Such trust is vital; it is in truth the mainspring of the life of faith, which without it becomes a life of at least partial belief.

[Knowing God, p. 213; emphasis added]

Although we may not know what’s ahead, we do know our Father, and
that is enough.

Photo: Denise Docherty

Beauty Supplements

Your daily dose of true beauty advice…

We all have to admit that worry is a common temptation in life–for many it is a favorite pastime. America, the most affluent society in the world is also the most worry-filled society in the world—that is, if spending on security, mental illnesses, and intoxicants are any indication. Americans worry, and worry is a sin. It is neither insignificant, nor inconsequential. And for the Christian, it is absolutely contrary to faith Christ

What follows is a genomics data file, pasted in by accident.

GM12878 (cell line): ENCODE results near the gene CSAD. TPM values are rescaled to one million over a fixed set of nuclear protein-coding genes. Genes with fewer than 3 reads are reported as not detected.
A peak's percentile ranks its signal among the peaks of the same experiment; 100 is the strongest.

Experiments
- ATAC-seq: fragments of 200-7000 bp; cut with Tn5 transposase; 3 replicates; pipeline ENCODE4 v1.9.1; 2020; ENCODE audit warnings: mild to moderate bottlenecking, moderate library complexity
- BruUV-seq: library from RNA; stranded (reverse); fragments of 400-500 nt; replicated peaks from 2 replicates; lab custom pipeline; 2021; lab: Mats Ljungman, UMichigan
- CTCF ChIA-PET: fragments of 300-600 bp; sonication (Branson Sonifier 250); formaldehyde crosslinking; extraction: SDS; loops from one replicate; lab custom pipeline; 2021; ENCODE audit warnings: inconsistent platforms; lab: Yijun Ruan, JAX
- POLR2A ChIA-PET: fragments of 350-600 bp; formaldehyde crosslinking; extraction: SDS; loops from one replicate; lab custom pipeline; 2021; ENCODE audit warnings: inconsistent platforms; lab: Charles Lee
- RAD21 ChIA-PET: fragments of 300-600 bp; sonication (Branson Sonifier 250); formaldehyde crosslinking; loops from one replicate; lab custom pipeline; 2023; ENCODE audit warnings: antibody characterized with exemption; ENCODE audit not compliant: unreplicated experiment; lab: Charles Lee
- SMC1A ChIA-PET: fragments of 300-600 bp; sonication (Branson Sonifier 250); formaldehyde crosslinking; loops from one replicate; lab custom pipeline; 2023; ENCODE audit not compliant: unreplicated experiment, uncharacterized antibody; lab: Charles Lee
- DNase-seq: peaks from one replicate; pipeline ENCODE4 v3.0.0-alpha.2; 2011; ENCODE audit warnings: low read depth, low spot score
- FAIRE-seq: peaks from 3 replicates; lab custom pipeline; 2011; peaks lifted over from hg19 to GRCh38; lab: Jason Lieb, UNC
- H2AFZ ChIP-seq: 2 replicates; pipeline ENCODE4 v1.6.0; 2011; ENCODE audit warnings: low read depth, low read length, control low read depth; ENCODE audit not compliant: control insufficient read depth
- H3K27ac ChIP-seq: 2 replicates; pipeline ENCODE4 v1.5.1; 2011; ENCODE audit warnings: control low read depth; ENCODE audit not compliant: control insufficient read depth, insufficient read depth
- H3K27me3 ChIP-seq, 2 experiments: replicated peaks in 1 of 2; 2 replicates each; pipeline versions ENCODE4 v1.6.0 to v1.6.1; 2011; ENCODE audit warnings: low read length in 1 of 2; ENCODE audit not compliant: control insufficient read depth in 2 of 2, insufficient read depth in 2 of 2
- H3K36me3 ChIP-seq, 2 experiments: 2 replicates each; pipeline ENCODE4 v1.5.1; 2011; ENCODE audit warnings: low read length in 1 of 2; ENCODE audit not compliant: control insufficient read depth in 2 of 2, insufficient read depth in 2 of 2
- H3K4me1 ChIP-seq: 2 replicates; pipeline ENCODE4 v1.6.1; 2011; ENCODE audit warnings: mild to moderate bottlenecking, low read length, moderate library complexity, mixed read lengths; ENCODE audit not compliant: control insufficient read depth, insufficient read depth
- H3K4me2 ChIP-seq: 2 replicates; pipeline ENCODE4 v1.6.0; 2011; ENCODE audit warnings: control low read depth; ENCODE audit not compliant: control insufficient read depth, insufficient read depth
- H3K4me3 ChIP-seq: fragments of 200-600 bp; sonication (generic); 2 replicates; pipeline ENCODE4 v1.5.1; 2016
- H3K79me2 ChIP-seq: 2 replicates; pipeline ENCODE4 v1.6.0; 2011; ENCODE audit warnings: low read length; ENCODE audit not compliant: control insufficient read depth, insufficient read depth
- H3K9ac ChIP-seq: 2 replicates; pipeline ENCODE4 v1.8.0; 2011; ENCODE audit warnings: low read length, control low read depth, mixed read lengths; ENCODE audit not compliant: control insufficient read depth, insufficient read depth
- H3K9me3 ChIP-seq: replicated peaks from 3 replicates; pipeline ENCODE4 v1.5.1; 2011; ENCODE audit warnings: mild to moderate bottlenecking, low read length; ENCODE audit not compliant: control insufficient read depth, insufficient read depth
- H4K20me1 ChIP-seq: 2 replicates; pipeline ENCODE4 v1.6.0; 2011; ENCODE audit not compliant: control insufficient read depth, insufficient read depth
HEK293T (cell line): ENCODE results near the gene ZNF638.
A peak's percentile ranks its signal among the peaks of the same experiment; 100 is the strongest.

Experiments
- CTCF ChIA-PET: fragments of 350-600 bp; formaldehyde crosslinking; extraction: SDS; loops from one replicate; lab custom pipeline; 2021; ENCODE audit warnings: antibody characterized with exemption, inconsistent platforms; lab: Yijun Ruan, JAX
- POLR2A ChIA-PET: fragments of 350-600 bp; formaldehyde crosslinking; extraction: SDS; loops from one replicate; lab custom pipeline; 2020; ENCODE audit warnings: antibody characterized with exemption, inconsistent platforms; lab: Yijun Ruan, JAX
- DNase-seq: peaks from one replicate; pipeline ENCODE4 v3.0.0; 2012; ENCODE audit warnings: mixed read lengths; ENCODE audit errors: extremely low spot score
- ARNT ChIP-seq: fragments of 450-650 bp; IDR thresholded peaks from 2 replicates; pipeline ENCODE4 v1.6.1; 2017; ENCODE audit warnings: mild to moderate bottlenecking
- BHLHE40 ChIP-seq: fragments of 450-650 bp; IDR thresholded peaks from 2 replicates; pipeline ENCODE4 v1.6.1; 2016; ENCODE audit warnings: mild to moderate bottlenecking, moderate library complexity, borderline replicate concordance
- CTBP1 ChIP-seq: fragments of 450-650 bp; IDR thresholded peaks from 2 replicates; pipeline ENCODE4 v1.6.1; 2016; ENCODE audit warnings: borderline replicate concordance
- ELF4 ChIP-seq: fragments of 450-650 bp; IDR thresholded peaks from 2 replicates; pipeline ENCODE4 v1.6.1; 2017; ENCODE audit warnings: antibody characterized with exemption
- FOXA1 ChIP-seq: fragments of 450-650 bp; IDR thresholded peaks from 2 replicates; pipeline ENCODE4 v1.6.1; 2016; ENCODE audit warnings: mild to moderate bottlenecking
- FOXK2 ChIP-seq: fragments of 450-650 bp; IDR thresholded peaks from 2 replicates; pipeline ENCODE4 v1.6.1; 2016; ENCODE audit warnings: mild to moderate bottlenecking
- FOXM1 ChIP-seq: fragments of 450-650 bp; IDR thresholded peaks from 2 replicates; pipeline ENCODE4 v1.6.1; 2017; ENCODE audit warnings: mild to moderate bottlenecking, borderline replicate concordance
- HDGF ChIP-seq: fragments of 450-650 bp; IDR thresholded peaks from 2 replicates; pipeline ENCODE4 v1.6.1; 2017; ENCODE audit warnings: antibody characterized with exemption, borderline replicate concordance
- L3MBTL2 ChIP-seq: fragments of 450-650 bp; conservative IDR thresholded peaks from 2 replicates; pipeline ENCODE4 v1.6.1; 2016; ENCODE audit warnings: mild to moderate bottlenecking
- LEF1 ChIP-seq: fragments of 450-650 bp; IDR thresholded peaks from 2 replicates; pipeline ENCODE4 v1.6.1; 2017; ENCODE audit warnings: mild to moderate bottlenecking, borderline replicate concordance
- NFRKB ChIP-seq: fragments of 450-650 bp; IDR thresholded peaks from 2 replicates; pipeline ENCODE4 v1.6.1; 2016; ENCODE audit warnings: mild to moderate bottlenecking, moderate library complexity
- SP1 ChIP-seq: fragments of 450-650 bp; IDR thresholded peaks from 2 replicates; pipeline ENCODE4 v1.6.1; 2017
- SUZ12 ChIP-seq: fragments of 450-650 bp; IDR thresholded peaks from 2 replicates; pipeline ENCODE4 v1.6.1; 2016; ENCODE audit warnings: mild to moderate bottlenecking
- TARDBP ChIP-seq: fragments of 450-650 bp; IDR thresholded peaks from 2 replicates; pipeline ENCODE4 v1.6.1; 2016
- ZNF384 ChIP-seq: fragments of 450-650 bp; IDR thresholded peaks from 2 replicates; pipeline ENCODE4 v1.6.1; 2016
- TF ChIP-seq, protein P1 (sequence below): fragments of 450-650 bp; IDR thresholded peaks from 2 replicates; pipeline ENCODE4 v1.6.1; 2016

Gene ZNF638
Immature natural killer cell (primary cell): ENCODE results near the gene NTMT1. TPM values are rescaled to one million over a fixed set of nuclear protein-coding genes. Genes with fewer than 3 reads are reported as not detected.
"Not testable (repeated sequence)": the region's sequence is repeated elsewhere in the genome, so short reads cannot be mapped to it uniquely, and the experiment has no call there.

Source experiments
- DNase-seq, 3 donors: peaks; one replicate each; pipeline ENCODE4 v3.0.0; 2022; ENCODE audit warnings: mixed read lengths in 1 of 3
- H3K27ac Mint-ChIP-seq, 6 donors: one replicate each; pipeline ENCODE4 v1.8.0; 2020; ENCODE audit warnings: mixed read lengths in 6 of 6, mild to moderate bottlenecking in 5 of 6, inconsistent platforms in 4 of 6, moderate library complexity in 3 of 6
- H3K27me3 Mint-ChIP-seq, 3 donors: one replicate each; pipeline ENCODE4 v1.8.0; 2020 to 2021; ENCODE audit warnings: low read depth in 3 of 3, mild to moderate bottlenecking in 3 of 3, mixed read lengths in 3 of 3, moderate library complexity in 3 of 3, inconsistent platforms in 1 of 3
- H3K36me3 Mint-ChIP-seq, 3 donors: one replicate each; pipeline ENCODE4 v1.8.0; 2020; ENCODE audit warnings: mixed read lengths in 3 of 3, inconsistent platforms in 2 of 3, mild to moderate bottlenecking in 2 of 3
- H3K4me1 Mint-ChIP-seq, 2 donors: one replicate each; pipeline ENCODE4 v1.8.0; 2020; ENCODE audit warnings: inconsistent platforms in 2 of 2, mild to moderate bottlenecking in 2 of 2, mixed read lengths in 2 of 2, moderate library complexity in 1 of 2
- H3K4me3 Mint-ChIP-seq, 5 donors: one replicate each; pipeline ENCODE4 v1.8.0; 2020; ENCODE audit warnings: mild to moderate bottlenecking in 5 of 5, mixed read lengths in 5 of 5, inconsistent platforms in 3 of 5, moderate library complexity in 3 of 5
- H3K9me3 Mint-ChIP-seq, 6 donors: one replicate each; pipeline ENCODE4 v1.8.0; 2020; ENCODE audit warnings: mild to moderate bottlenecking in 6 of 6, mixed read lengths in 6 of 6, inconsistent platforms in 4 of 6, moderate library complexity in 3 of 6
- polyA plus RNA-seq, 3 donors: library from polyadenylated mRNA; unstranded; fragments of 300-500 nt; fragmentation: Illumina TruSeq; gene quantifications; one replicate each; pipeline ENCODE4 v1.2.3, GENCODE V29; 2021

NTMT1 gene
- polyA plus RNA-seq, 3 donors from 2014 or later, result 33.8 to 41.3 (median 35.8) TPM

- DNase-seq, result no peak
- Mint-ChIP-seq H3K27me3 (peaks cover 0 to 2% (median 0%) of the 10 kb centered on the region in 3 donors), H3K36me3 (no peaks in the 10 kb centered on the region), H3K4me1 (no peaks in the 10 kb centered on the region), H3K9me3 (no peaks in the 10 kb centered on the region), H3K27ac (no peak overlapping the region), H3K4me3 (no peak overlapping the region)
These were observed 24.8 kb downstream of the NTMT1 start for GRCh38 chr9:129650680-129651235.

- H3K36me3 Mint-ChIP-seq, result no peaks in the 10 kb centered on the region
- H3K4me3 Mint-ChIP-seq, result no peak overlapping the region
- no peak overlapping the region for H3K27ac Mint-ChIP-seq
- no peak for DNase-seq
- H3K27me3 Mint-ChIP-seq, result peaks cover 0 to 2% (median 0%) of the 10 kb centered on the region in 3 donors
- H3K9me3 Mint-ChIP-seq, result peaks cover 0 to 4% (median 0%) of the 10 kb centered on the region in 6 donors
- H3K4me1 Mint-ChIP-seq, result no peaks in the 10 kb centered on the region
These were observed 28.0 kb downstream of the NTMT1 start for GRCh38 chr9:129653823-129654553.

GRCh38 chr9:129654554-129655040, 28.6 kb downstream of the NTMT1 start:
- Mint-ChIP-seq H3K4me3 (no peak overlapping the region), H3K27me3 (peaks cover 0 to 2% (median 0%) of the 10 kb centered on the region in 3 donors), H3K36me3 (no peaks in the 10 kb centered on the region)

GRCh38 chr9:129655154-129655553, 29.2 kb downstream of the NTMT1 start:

If you worry, what kind of faith do you manifest? “Little faith,” according to Jesus (Matt. 6:30). Now if you are a child of God, by definition you have a Heavenly Father. To act like you don’t—nervously asking, “What shall I eat? What shall I drink? With what shall I clothe myself?”—is to act like an unbeliever in God’s eyes (vv. 31-32).

Think about it this way: Christians who worry believe God can redeem them, break the shackles of Satan, take them from hell to heaven, put them into His kingdom, and give them eternal life, but just don’t think He can get them through the next couple of days. That is pretty ridiculous, isn’t it? That we can believe God for the greater gift and then stumble and not believe Him for the lesser one reveals an embarrassing lack of faith.

~John MacArthur in “A Worried Christian

Photo: OBMonkey

The Weight Will Be Worth It

“Many are the afflictions of the righteous,